A Dog Walkers Duty... and Doody!

To the early morning dog walker.
We sure did step in it this morning!
And by 'we' I actually meant my children and I.
We stepped into your dog's fresh poop but I'm sure you figured that out.
We saw you looking over at us, I guess it was kind of hard not to notice my son who was in full meltdown mode, screaming "I just stepped in dog pooh!" at the top of his lungs. I know it was a little loud for 8am so I will beg your pardon for the disturbance but I had to prioritize between reminding him to keep his voice down or wiping all the poop from his boot so that he could make it across the schoolyard without being late AND without dragging fresh dog doo-doo into the school.
Remember the little pile that your dog left behind and you skillfully kicked a little snow over to cover?
Yes, that poop. 😢
Don't get me wrong, although I do not own a dog myself, I am a dog lover. My issue is not with your cute little pooch but with you, the two-legged, enlightened human being who most certainly understands the responsibilities of caring for a pet in a mindful and courteous manner.
And since we are speaking of dogs and 'manners', here are a few that I know all dog owners are well versed in but just in case...

Not Everyone Loves Your Pet
I know you love your dog to bits but that doesn’t mean that everyone else would also enjoy a slobbery lick first thing in the morning or to be mounted by your dog, even in the friendliest of settings.  Not arguing the fact that your dog happens to be the cutest little thing out there but some people may just not be in the mood for it, and there are many people that are afraid of dogs, plain and simple. Your dog is your best friend but not necessarily anyone else's so keep him/her leashed, close to you and don't allow him/her to run up onto others. If someone really wants to interact with your dog, let them make that decision and approach you.

Share the sidewalk
Be aware of other pedestrians’ space and don't take over the entire sidewalk. Others have just as much of a right to the sidewalk as you and your canine companion. Most people will move to one side or another to be courteous but it should never be because they are forced to mount someones lawn. A slightly unexpected move on your part or theirs, could have someone tripping over your dog's leash and causing an unnecessary accident

Use a leash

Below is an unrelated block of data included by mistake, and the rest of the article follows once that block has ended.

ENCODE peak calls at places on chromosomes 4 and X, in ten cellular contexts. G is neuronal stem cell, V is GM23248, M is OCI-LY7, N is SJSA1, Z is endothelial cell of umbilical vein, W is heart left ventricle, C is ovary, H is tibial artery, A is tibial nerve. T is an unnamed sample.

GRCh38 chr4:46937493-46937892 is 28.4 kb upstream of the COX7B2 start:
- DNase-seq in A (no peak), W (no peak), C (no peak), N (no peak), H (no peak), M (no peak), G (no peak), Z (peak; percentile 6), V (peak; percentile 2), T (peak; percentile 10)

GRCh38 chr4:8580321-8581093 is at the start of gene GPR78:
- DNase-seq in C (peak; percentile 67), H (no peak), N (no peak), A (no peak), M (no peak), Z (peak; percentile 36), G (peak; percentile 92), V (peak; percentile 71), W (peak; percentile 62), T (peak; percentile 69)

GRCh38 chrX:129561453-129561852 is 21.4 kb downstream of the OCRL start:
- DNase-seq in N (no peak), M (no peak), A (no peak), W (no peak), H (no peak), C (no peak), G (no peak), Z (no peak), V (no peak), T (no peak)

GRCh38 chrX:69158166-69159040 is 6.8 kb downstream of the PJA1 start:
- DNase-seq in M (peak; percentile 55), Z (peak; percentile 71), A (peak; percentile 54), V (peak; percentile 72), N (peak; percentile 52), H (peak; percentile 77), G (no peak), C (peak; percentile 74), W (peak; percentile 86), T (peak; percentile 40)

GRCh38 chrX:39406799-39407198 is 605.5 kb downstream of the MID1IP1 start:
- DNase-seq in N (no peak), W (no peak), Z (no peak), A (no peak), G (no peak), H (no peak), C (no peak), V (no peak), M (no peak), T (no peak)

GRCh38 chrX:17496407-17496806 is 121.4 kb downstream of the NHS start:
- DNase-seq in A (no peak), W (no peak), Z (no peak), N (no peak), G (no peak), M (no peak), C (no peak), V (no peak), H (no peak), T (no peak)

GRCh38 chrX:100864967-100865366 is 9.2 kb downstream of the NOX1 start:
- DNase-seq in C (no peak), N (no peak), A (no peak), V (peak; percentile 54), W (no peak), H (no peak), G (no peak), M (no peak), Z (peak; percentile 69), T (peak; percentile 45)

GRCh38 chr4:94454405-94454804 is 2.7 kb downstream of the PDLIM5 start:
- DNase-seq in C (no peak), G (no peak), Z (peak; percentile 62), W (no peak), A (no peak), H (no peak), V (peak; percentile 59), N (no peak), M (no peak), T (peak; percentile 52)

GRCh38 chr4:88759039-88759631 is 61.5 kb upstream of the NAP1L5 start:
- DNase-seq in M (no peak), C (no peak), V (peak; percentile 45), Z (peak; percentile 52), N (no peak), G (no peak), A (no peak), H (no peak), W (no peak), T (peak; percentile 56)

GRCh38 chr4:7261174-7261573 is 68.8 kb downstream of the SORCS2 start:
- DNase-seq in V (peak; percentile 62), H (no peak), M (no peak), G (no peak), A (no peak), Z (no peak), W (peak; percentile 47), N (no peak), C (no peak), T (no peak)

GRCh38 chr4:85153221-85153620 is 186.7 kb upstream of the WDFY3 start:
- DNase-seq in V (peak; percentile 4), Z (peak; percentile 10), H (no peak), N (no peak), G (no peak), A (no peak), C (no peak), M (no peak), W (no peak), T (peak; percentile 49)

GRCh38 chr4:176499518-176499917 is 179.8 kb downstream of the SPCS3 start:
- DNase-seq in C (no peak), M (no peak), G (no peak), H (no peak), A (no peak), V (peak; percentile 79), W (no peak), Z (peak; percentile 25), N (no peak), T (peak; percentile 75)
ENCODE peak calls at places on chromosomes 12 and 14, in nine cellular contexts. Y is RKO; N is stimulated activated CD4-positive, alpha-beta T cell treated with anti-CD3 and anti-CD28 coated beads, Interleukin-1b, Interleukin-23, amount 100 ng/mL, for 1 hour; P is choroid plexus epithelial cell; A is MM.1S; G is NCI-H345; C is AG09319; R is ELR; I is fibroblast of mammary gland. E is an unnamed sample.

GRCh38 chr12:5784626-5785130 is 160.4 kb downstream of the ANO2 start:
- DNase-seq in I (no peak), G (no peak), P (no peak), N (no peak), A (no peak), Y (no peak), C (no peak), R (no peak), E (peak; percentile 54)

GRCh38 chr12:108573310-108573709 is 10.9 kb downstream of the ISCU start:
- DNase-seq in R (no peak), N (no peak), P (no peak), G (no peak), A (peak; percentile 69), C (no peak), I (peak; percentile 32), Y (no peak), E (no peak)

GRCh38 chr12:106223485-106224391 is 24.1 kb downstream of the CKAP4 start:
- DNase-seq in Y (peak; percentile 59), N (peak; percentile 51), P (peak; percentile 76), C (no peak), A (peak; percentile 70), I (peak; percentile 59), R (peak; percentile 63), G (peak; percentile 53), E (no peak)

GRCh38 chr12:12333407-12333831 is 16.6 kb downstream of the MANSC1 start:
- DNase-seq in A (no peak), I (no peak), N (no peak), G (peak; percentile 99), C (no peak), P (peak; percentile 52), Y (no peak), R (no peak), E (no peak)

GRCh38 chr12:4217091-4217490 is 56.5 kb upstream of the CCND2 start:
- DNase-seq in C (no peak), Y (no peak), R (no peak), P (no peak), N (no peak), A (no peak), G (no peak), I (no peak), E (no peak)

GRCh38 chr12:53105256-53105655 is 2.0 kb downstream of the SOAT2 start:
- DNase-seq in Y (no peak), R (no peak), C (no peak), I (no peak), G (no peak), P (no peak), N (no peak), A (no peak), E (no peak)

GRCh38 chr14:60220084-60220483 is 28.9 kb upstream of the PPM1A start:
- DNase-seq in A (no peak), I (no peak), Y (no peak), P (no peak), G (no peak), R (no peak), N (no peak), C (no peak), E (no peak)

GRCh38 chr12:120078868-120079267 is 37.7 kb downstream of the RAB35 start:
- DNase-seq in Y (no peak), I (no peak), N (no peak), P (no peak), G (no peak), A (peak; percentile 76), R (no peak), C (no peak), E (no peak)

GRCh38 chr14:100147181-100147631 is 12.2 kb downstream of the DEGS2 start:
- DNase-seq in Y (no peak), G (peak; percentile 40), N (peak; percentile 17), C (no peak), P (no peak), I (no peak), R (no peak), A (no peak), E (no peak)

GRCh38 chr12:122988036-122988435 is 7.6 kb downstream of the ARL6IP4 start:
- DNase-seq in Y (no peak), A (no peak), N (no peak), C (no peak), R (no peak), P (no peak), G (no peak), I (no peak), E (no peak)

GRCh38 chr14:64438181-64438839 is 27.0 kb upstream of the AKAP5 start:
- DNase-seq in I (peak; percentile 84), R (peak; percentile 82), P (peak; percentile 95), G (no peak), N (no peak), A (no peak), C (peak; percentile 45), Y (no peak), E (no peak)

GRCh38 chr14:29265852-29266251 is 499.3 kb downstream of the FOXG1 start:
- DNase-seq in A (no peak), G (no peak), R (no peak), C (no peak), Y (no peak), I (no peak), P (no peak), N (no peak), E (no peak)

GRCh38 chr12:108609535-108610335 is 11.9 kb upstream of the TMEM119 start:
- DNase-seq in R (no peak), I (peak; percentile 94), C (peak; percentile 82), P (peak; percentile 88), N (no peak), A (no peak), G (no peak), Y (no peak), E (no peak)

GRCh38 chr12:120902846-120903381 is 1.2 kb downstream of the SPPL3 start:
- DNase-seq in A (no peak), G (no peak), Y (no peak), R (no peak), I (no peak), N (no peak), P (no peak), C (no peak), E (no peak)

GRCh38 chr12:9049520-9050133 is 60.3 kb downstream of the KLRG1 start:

Leashes are not some crazy contraption created to hold back a dog’s freedom as a punishment. They are used as a safety device, for others around you and for your dog as well.
Unless you are at a dog park or a designated off-leash area, keep your dog leashed at all times. (Yes, once again I am looking at you neighbour lady who insists on walking her dog off-leash on the path that attaches to a schoolyard EVERY morning, knowing that you are going into a heavily trafficked area full of little kids). Also you can't assume that because you are able to vouch for your dog being the most perfectly well behaved animal in existence, that every other dog you might pass will have the same charming and dignified behaviour as your four-legged friend. What's good for the goose is good for the gander so you can't expect others to keep their dogs on a leash and not do the same with yours.
Many people get anxious when they come across a dog off-leash, regardless of the size of the dog so even if your front yard is your property, the sidewalk is not and your neighbours have the right to walk up and down that sidewalk without the fear of getting pounced on or bitten. If Fifi needs a quick run in the grass, your fenced off backyard is the place for Fifi to get down with a little nature. If you want your dog to run free and feel the wind through his wagging tail take him to a park that allows just that.

Do not trespass on other's property
Your dog might be obsessed with your neighbours garden gnome or their gorgeous rose bush but don't let them trample through someone else's garden. That garden could be someones pride and joy, some see their gardens as a work of art, so they might not take too kindly to your doggies messing up their botanical Monets. And while it's your neighbours plants that will bare the brunt of a curious dog, some plants might be harmful to your dog as well.

Be a Polished Pooper-Scooper
In most cities, there are laws in place about picking up after your dog but it shouldn't take a law for you to act with basic courtesy. You are responsible for the care of your animal, just as parents are responsible for their children. I'm pretty sure I would face more than just a few odd looks if I let my child go #2 on a sidewalk or the park and not take the proper steps to dispose of it.
If you are taking your dog out for a walk, ALWAYS take plastic doggie baggies with you, it's not an option.  Pick it up, tie it, and get rid of it either in a public garbage can or carry it home and dump it in your own trash can.

Have an etiquette or manners question?
Please send your inquiry to asklily@lilylemontree.com

Jack Rogers

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